Let us fast forward to 1993 when NFTS renamed itself, while still remaining true to its core. By our 80th year, we were ready to be named by what we were: Women of Reform Judaism, The Federation of Temple Sisterhoods.

At the 1993 joint closing session of the UAHC-WRJ biennial conventions in San Francisco, which were themed around Lech L’cha, the first of many name changes occurred within the Reform Movement. WRJ President Judith O. Rosenkranz (1993-1997) announced, “Over this Shabbat, Abram became Abraham, Sarai became Sarah, and The National Federation of Temple Sisterhoods became the Women of Reform Judaism, The Federation of Temple Sisterhoods.”

That was a Lech L’cha moment for the women of our movement!

Judy Rosenkranz recalls, “The moment the words ‘Women of Reform Judaism’ were said, screaming and yelling began and drowned out anything that followed. This was much more than a change in name; this was a change in attitude; an opportunity to show a new look and a new direction, incorporating all that made us so proud of our past! This was saying we are taking the best of our past and making the changes to adapt it to the next generations. We have something to say and we are here to say it! We are the ‘Women of Reform Judaism!’ Abraham and Sarah were different people after their name change... and so were we!”

We embraced in our name what we had been doing for all those years as NFTS: preserving Reform Judaism. That name change took place only twenty years ago. WRJ’s 80th year was filled with the promise of what it would look like when it reached its 90th and then its 100th year.

And now as Women of Reform Judaism turns one hundred, our thoughts move to where we will take WRJ, where WRJ will take us, and what WRJ will continue to accomplish as we strengthen the North American Reform Movement as well as worldwide progressive Judaism. Like Sarah, WRJ was born with the potential. Our matriarch founders had vision, diligence and determination. It is now our turn to initiate our second hundred years built on the history and accomplishments of thousands of women.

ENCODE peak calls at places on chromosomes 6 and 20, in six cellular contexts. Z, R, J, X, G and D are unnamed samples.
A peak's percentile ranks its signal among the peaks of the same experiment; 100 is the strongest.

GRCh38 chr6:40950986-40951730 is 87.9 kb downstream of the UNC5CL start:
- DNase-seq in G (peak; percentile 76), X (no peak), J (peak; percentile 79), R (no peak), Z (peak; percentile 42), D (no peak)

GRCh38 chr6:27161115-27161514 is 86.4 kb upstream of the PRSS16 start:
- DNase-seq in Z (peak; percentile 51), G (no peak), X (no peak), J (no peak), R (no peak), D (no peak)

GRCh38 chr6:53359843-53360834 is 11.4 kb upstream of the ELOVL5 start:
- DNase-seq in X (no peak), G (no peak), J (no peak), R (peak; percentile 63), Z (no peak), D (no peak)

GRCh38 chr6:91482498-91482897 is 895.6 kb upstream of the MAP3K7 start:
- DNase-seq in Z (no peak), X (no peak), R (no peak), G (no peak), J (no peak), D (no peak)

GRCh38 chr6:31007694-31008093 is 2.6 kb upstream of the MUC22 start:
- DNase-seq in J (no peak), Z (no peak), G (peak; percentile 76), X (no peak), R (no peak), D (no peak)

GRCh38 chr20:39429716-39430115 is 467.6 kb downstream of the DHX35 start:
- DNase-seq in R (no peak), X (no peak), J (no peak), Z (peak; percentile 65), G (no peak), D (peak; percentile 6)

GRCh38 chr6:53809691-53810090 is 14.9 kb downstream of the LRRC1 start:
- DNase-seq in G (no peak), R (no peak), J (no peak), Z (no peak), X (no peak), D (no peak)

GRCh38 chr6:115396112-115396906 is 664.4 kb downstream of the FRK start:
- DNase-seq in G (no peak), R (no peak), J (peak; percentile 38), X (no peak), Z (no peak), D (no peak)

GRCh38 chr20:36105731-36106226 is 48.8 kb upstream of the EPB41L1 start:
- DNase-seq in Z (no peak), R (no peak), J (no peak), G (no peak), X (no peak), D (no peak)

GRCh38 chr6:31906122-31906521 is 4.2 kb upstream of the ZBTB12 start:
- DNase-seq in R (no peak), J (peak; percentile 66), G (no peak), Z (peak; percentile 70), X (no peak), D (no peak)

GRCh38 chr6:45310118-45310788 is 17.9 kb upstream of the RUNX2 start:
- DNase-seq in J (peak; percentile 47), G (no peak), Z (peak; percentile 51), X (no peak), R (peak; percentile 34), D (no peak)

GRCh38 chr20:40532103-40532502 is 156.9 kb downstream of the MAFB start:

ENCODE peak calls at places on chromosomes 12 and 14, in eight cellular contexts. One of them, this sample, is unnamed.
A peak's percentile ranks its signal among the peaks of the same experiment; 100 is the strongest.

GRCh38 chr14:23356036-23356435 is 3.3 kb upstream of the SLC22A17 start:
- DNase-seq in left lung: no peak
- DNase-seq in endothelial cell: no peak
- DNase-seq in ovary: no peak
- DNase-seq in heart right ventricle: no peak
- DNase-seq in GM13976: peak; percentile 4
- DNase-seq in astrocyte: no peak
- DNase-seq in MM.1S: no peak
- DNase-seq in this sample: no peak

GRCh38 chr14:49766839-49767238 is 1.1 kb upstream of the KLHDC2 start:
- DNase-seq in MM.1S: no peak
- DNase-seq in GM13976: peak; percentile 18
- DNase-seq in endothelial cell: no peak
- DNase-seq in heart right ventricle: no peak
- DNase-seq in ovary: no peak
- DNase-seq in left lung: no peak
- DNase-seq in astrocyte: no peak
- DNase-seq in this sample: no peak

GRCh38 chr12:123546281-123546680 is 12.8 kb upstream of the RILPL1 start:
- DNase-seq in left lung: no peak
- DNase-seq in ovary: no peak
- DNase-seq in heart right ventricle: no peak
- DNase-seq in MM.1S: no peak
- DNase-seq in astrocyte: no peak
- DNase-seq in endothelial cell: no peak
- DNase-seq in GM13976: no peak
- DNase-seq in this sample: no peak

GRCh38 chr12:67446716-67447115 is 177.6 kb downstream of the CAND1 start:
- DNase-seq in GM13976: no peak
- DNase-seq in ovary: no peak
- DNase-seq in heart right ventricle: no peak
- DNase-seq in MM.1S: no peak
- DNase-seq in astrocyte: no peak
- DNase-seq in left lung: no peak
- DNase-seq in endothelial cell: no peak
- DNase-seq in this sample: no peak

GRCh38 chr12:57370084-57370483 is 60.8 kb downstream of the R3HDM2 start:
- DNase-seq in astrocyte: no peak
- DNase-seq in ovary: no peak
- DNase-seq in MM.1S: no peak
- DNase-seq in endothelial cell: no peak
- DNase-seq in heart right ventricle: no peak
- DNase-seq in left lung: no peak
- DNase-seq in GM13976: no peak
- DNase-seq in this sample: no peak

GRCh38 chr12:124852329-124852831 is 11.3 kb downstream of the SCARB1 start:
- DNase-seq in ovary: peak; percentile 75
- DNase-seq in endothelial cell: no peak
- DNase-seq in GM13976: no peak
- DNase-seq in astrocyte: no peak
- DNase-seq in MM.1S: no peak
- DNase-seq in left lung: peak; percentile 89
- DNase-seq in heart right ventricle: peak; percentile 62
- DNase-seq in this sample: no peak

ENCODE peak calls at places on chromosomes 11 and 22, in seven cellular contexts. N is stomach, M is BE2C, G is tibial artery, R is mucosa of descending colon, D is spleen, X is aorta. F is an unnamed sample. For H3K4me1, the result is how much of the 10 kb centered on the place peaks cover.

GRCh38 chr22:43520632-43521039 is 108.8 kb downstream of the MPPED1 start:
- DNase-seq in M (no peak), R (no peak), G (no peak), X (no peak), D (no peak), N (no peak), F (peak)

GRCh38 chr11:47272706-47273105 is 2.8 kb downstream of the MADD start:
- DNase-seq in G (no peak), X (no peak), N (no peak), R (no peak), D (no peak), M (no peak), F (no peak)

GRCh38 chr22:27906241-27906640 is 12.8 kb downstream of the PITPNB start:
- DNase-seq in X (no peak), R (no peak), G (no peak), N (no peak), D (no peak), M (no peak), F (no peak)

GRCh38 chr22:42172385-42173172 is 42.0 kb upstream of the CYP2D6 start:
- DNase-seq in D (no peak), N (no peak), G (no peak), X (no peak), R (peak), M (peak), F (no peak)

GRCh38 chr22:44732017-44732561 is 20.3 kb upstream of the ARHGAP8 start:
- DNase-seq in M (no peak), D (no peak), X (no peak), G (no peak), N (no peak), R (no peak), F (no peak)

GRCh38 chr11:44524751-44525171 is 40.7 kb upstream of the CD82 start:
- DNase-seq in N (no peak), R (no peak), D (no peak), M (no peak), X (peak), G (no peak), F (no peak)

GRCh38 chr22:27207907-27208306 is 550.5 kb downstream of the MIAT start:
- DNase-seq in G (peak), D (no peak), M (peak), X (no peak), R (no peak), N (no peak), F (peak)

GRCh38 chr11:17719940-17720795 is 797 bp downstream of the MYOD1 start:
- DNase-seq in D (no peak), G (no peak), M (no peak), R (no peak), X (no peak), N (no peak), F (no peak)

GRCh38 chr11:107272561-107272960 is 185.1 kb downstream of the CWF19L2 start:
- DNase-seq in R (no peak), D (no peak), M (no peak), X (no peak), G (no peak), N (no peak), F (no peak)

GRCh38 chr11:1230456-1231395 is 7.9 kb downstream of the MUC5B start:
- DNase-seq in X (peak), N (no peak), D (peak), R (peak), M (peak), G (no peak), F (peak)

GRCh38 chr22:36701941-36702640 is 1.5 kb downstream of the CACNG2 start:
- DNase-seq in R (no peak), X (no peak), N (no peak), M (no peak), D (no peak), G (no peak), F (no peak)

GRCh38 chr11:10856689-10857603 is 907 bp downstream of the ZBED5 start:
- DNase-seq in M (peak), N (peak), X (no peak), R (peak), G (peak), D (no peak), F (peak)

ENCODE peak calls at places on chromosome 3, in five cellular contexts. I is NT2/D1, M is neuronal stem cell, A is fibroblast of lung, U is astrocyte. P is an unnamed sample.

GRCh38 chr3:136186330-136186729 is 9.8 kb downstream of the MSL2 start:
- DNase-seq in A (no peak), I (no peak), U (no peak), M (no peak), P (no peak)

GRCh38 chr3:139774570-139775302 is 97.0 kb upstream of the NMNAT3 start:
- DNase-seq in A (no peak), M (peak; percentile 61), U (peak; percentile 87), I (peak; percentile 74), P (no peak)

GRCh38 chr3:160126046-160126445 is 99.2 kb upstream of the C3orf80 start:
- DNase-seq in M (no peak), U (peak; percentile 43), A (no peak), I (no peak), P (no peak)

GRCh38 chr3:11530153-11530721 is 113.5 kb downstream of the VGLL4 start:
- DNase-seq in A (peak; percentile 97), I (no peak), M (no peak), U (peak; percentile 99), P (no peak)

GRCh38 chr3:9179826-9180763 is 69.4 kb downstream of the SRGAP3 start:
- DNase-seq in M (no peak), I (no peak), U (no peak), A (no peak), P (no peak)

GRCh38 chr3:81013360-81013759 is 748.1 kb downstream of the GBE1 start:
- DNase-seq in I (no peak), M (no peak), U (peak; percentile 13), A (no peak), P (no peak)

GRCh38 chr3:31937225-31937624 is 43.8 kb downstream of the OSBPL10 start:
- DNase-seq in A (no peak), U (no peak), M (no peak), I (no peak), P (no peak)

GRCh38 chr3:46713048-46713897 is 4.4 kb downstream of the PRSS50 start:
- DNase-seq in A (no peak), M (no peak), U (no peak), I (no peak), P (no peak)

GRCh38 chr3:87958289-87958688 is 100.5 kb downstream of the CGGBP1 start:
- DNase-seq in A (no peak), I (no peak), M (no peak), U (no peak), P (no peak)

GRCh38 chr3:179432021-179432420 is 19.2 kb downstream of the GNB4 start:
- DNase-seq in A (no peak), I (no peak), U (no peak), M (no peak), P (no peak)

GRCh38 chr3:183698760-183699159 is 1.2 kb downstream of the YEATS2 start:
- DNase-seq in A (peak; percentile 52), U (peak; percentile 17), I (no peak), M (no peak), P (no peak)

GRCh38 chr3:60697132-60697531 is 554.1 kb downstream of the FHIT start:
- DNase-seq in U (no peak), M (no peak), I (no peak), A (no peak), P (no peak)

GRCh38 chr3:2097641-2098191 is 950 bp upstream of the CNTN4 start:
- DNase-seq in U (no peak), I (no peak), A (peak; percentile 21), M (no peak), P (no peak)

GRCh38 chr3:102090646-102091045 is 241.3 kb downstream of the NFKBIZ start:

Today’s affiliates of Women of Reform Judaism are linked in very special ways to the beautiful matriarch Sarah in our words and actions, not merely by physical beauty. The beauty of WRJ comes first from its members in local sisterhoods and second, from the actions we take together to make this world better than when we entered it… for us, for our children, for our grandchildren, for our great-grandchildren and all those who come after.

Women, like Sarah, with a beautiful vision…
who gave birth to National Federation of Temple Sisterhoods in 1913…
which became Women of Reform Judaism in 1993…
mothers and grandmothers, sisters and daughters, all impacting Reform Judaism across North America and across the world
Stronger Together!

May we go from strength to strength… Stronger Together!

This message is one of a series of divrei Torah written by WRJ executive committee member Cynthia Roosth Wolf for adaptation and use by sisterhoods/women's groups during the 2013 WRJ Centennial year. This and other messages are available on the WRJ Centennial website. We are grateful to Cynthia and Michael Wolf and Family for generously sponsoring this Centennial project.

Cynthia Roosth Wolf, a Baby Boomer and proud of it, is a member of URJ Congregation Temple Emanuel (Beaumont, TX), where she has served its sisterhood as president and currently serves on both the Temple Emanuel and the Sisterhood Boards of Directors.  Cynthia has been a member of the WRJ Board since 2005 and is currently on the WRJ Executive Committee.

The WRJ Ten Minutes of Torah series is sponsored by the Blumstein Family Fund and by Sandi and Mike Firsel and Temple Chai Sisterhood.

Published: 10/08/2013

Categories: Our History, Reform Movement